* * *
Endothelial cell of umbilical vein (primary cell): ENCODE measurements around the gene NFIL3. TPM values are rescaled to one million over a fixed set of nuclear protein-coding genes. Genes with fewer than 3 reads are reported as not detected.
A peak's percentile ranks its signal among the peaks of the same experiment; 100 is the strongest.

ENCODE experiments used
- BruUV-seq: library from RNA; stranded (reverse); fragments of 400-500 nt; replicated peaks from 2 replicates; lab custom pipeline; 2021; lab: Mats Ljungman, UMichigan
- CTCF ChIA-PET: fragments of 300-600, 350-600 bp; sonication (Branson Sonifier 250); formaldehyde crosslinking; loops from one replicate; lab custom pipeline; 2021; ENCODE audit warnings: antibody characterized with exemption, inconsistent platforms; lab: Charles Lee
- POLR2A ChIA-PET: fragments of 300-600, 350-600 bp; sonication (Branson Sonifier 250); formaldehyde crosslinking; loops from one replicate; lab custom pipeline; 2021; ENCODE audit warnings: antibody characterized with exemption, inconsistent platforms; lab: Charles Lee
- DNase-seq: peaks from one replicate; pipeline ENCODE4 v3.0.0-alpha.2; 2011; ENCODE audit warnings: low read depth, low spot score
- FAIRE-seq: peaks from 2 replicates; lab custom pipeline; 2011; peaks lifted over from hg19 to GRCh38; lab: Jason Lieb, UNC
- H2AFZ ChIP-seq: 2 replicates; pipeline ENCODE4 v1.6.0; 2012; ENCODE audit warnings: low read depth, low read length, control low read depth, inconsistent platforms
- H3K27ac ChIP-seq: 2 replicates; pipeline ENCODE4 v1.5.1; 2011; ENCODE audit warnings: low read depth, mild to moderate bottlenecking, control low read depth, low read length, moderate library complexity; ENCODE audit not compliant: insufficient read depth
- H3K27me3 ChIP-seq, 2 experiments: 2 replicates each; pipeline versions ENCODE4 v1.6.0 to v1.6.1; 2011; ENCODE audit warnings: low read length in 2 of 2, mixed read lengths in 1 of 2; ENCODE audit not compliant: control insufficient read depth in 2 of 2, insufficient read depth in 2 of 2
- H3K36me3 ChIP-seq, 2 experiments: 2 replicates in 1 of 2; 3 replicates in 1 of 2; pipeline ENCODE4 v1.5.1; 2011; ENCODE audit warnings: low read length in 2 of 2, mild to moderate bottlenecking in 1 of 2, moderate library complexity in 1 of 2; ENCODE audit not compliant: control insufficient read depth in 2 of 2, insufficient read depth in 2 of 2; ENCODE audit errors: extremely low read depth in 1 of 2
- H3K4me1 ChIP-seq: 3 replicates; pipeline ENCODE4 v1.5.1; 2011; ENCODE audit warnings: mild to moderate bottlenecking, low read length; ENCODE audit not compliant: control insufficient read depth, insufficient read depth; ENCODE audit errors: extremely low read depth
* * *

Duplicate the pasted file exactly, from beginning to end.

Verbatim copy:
Endothelial cell of umbilical vein (primary cell): ENCODE measurements around the gene NFIL3. TPM values are rescaled to one million over a fixed set of nuclear protein-coding genes. Genes with fewer than 3 reads are reported as not detected.
A peak's percentile ranks its signal among the peaks of the same experiment; 100 is the strongest.

ENCODE experiments used
- BruUV-seq: library from RNA; stranded (reverse); fragments of 400-500 nt; replicated peaks from 2 replicates; lab custom pipeline; 2021; lab: Mats Ljungman, UMichigan
- CTCF ChIA-PET: fragments of 300-600, 350-600 bp; sonication (Branson Sonifier 250); formaldehyde crosslinking; loops from one replicate; lab custom pipeline; 2021; ENCODE audit warnings: antibody characterized with exemption, inconsistent platforms; lab: Charles Lee
- POLR2A ChIA-PET: fragments of 300-600, 350-600 bp; sonication (Branson Sonifier 250); formaldehyde crosslinking; loops from one replicate; lab custom pipeline; 2021; ENCODE audit warnings: antibody characterized with exemption, inconsistent platforms; lab: Charles Lee
- DNase-seq: peaks from one replicate; pipeline ENCODE4 v3.0.0-alpha.2; 2011; ENCODE audit warnings: low read depth, low spot score
- FAIRE-seq: peaks from 2 replicates; lab custom pipeline; 2011; peaks lifted over from hg19 to GRCh38; lab: Jason Lieb, UNC
- H2AFZ ChIP-seq: 2 replicates; pipeline ENCODE4 v1.6.0; 2012; ENCODE audit warnings: low read depth, low read length, control low read depth, inconsistent platforms
- H3K27ac ChIP-seq: 2 replicates; pipeline ENCODE4 v1.5.1; 2011; ENCODE audit warnings: low read depth, mild to moderate bottlenecking, control low read depth, low read length, moderate library complexity; ENCODE audit not compliant: insufficient read depth
- H3K27me3 ChIP-seq, 2 experiments: 2 replicates each; pipeline versions ENCODE4 v1.6.0 to v1.6.1; 2011; ENCODE audit warnings: low read length in 2 of 2, mixed read lengths in 1 of 2; ENCODE audit not compliant: control insufficient read depth in 2 of 2, insufficient read depth in 2 of 2
- H3K36me3 ChIP-seq, 2 experiments: 2 replicates in 1 of 2; 3 replicates in 1 of 2; pipeline ENCODE4 v1.5.1; 2011; ENCODE audit warnings: low read length in 2 of 2, mild to moderate bottlenecking in 1 of 2, moderate library complexity in 1 of 2; ENCODE audit not compliant: control insufficient read depth in 2 of 2, insufficient read depth in 2 of 2; ENCODE audit errors: extremely low read depth in 1 of 2
- H3K4me1 ChIP-seq: 3 replicates; pipeline ENCODE4 v1.5.1; 2011; ENCODE audit warnings: mild to moderate bottlenecking, low read length; ENCODE audit not compliant: control insufficient read depth, insufficient read depth; ENCODE audit errors: extremely low read depth